First off, exciting news! I’m so honoured to have had some of my travel tips featured on GoEuro! Check out tips for planning your Europe trip here (including tips on booking flights, planning itineraries, budgeting tips and transport hacks). You can also see my tips in How to Plan a Europe Trip in 10 Easy Steps, and How to Find Cheap Flights to Europe. Many of the tips are applicable not just to Europe but other trips in general, and I always enjoy reading other people’s travel tips :).
Back to ziplining in Chiang Mai – there’s an abundance of outdoor adventures to be had in Chiang Mai. We went on a 2-day trek in Doi Inthanon (including a village homestay), and we also considered white water rafting and rock climbing, but eventually settled on ziplining.
Just enjoy the ride
It wasn’t my first time ziplining, so I more or less knew what to expect, but I was impressed by how well-organised everything was. It practically ran like clockwork. Some members of our group were, understandably, quite nervous at the start and the rangers were incredibly patient with them. They did all the work for us – clipping and unclipping the carabiners and catching us at the end of each zipline.
After a while, they started spicing up the rides. After all, ziplining does get repetitive and (dare I say it?) somewhat boring after the first few ziplines. So they came up with creative ways to keep it interesting for us. I won’t reveal their secrets, but suffice it to say that I was kept sufficiently entertained!
My favourite one was the “Superman Jump” – there’s no rope tension at the beginning, so it’s quite literally a leap of faith. You jump off the platform and launch yourself (Superman-style) at a big net, and then once you hit the net, you have to climb to the platform where a ranger is waiting. Fun stuff!
The final station was in a banyan tree, where they lowered us to the ground.
Did you know that banyan trees are eventually killed by their own roots? Their aerial prop roots surround the main trunk, eventually killing it from the considerable pressure they apply on it. In such a dead tree, the trunk rots away and it eventually ends up with a hollow core. In this particular tree, you can still see the main trunk – it’s not completely enveloped by the roots yet. What a strange species, right?! A tree that slowly kills itself is just totally bizarre to me.
What about the gibbons?
It’s called Flight of the Gibbon for a reason – there are actually gibbons living in this forest, and you can hear them calling at times. They’ve learned to keep their distance from these weird ziplining creatures though, I think. The rangers are very knowledgeable about them and can identify individual gibbons.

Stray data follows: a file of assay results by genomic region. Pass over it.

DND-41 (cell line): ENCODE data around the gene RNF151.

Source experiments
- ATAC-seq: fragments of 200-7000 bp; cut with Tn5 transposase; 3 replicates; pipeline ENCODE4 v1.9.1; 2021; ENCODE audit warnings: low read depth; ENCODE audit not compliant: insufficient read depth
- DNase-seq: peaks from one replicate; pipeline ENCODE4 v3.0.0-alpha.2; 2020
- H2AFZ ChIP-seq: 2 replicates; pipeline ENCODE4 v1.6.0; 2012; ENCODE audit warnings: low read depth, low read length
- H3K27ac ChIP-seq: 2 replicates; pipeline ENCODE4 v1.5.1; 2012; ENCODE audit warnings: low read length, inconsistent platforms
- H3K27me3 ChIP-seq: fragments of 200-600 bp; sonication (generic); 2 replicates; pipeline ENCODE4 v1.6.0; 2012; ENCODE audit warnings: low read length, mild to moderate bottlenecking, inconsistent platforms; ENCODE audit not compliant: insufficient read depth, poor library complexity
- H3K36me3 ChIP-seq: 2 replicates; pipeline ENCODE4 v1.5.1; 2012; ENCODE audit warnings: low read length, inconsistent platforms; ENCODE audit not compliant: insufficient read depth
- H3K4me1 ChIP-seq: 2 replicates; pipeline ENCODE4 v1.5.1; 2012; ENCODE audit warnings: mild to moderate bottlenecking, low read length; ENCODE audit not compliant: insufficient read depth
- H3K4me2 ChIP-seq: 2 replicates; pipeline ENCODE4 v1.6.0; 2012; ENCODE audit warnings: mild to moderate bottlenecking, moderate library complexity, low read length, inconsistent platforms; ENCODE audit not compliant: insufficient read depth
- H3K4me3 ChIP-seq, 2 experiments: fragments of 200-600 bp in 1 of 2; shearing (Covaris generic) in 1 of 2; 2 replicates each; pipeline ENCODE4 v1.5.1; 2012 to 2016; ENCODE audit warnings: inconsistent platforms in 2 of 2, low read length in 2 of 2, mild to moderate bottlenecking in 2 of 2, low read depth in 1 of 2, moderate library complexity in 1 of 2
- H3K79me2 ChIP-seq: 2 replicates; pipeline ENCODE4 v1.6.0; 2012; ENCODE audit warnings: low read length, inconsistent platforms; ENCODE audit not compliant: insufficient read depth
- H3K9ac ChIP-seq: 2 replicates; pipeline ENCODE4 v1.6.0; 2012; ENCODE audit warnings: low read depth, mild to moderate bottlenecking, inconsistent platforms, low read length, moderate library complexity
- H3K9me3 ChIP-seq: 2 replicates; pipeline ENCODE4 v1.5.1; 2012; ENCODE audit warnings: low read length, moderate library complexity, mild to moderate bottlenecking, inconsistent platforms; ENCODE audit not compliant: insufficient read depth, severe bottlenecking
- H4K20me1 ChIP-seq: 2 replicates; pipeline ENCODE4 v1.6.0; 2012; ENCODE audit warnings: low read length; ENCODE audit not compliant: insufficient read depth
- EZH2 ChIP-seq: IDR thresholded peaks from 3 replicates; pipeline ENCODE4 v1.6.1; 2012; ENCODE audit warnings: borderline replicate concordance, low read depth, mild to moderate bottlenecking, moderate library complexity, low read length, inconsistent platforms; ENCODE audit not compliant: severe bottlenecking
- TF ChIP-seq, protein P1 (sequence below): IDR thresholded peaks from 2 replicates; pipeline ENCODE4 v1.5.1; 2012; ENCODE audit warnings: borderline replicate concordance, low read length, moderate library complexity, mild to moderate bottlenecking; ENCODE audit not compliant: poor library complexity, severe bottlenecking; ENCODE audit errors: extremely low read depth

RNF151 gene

A hungry man is an angry man
The tour includes lunch, although you can’t choose the food you get. It was a simple Thai meal with rice and a couple of meat and vegetable dishes, including stir-fried morning glory (known as kang kong in Singapore) and papaya salad. I love both dishes, so no complaints from me!
There was also a live band playing traditional music while we ate. They weren’t bad, but I felt sorry for them because nobody was paying them any attention.
Yet another waterfall?
The tour includes a visit to a nearby waterfall. By this time, however, we had practically lost count of the number of waterfalls we’d seen in the last few days (during our Doi Inthanon trek), so we focused on trying to find the most Instagram-worthy shot.
I don’t think I’ll ever get sick of waterfalls, but they definitely lose some magic when you see so many in such a short period.
Was it worth it?
The tour costs THB3,999 (SGD160) per person. The ziplining part is about two hours, and you’re back in your hotel by mid-afternoon.
Personally, I think it was good fun, but I wouldn’t do it again at that price. Ziplining gets progressively less thrilling for me the more I do it. It’s the same with roller coasters, which is why I no longer actively seek out theme parks when I travel. This is in stark contrast to diving, for example, or even obstacle courses like the UK’s Aerial Extreme. Perhaps it’s because you actually have to do quite a bit of work when diving or doing obstacle courses, instead of being passively taken along for the ride.
This gives a whole new meaning to the old saying “no pain, no gain”!
- Wear zip pockets if you want to bring a camera.
- You can also rent a GoPro from them.
- Put on some bug spray.
Have you ever gone ziplining? How did you like it?